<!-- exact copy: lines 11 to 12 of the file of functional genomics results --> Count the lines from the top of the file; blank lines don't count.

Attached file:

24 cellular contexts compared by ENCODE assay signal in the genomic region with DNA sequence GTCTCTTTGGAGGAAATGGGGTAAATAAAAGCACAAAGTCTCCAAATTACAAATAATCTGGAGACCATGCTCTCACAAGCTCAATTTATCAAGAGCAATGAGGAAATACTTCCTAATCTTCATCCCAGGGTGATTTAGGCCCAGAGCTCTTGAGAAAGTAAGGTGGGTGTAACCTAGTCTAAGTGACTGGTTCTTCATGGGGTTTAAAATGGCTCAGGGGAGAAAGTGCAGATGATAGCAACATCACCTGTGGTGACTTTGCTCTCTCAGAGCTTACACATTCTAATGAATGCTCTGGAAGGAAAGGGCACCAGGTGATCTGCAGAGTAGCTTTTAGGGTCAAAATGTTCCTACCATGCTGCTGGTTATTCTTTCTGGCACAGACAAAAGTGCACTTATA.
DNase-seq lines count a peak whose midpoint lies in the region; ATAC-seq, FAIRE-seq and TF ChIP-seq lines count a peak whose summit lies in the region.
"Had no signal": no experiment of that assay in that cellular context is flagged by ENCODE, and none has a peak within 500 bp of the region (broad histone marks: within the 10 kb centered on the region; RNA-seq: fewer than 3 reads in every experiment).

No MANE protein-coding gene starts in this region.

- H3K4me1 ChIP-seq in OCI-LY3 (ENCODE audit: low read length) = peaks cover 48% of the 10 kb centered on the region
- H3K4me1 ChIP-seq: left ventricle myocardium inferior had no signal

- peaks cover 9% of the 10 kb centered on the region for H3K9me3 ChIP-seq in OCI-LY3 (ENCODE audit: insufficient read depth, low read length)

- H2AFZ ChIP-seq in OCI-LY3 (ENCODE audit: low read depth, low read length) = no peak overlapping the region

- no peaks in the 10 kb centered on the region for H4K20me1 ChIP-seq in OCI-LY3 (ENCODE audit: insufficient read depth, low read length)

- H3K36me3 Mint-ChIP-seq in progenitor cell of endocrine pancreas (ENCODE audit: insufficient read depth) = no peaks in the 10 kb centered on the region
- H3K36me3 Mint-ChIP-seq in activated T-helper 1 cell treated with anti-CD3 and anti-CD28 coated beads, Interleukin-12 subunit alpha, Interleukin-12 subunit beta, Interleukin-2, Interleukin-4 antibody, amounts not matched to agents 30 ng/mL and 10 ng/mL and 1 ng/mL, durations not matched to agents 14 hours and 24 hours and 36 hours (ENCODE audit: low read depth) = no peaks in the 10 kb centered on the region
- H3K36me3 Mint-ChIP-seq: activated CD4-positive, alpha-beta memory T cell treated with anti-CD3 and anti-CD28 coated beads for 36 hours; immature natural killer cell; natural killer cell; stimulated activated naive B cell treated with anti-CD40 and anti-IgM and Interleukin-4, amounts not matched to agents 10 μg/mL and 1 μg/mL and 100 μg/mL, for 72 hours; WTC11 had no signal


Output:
- H3K36me3 Mint-ChIP-seq in activated T-helper 1 cell treated with anti-CD3 and anti-CD28 coated beads, Interleukin-12 subunit alpha, Interleukin-12 subunit beta, Interleukin-2, Interleukin-4 antibody, amounts not matched to agents 30 ng/mL and 10 ng/mL and 1 ng/mL, durations not matched to agents 14 hours and 24 hours and 36 hours (ENCODE audit: low read depth) = no peaks in the 10 kb centered on the region
- H3K36me3 Mint-ChIP-seq: activated CD4-positive, alpha-beta memory T cell treated with anti-CD3 and anti-CD28 coated beads for 36 hours; immature natural killer cell; natural killer cell; stimulated activated naive B cell treated with anti-CD40 and anti-IgM and Interleukin-4, amounts not matched to agents 10 μg/mL and 1 μg/mL and 100 μg/mL, for 72 hours; WTC11 had no signal